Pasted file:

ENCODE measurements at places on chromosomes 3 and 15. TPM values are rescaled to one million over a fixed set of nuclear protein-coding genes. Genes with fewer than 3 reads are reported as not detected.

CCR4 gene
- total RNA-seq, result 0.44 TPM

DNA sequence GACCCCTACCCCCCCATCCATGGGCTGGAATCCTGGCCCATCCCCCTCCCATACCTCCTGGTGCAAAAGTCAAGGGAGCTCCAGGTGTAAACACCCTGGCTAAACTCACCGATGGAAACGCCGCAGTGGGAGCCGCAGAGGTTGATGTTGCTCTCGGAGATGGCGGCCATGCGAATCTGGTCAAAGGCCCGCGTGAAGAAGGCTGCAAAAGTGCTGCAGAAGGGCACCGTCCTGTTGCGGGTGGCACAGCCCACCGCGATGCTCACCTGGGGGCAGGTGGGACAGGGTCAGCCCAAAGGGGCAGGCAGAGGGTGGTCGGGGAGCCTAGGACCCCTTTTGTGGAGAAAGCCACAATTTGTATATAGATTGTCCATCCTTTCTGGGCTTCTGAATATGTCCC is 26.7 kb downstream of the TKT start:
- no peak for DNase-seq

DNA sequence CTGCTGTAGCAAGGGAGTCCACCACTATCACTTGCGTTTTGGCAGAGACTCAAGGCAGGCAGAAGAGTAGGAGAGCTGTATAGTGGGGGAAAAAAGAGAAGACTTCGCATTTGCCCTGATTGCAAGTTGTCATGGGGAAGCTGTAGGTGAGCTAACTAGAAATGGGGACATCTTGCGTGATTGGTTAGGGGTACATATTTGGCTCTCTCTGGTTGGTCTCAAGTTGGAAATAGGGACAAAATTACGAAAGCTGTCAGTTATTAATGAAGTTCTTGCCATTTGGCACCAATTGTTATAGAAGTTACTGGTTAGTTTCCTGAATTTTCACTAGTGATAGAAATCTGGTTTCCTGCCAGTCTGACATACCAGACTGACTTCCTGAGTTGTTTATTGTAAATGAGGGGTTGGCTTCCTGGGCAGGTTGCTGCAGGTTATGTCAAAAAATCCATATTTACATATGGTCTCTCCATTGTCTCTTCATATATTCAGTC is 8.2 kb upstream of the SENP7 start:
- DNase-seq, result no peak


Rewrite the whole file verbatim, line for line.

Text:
ENCODE measurements at places on chromosomes 3 and 15. TPM values are rescaled to one million over a fixed set of nuclear protein-coding genes. Genes with fewer than 3 reads are reported as not detected.

CCR4 gene
- total RNA-seq, result 0.44 TPM

DNA sequence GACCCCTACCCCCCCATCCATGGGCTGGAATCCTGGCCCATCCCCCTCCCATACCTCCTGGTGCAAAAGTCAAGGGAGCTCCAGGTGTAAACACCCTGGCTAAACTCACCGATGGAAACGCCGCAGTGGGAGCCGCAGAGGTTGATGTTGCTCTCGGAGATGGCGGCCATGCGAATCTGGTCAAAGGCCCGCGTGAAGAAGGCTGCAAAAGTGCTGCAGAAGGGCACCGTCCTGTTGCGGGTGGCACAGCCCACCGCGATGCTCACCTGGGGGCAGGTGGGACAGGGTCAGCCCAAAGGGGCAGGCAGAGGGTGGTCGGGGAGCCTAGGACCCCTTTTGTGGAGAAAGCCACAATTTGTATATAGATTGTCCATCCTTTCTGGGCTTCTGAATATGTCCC is 26.7 kb downstream of the TKT start:
- no peak for DNase-seq

DNA sequence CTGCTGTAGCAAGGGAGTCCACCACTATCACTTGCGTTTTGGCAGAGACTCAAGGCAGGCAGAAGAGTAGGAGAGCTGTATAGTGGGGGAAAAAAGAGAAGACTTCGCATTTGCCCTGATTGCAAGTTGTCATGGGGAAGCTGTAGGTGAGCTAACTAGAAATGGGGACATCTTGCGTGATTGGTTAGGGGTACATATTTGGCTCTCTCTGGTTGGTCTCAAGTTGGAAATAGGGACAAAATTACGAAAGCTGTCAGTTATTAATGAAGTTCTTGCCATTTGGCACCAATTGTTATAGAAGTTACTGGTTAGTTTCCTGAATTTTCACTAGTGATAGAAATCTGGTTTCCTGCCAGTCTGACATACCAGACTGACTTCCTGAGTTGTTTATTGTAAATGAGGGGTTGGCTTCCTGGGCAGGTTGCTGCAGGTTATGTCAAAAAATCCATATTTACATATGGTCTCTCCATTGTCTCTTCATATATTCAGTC is 8.2 kb upstream of the SENP7 start:
- DNase-seq, result no peak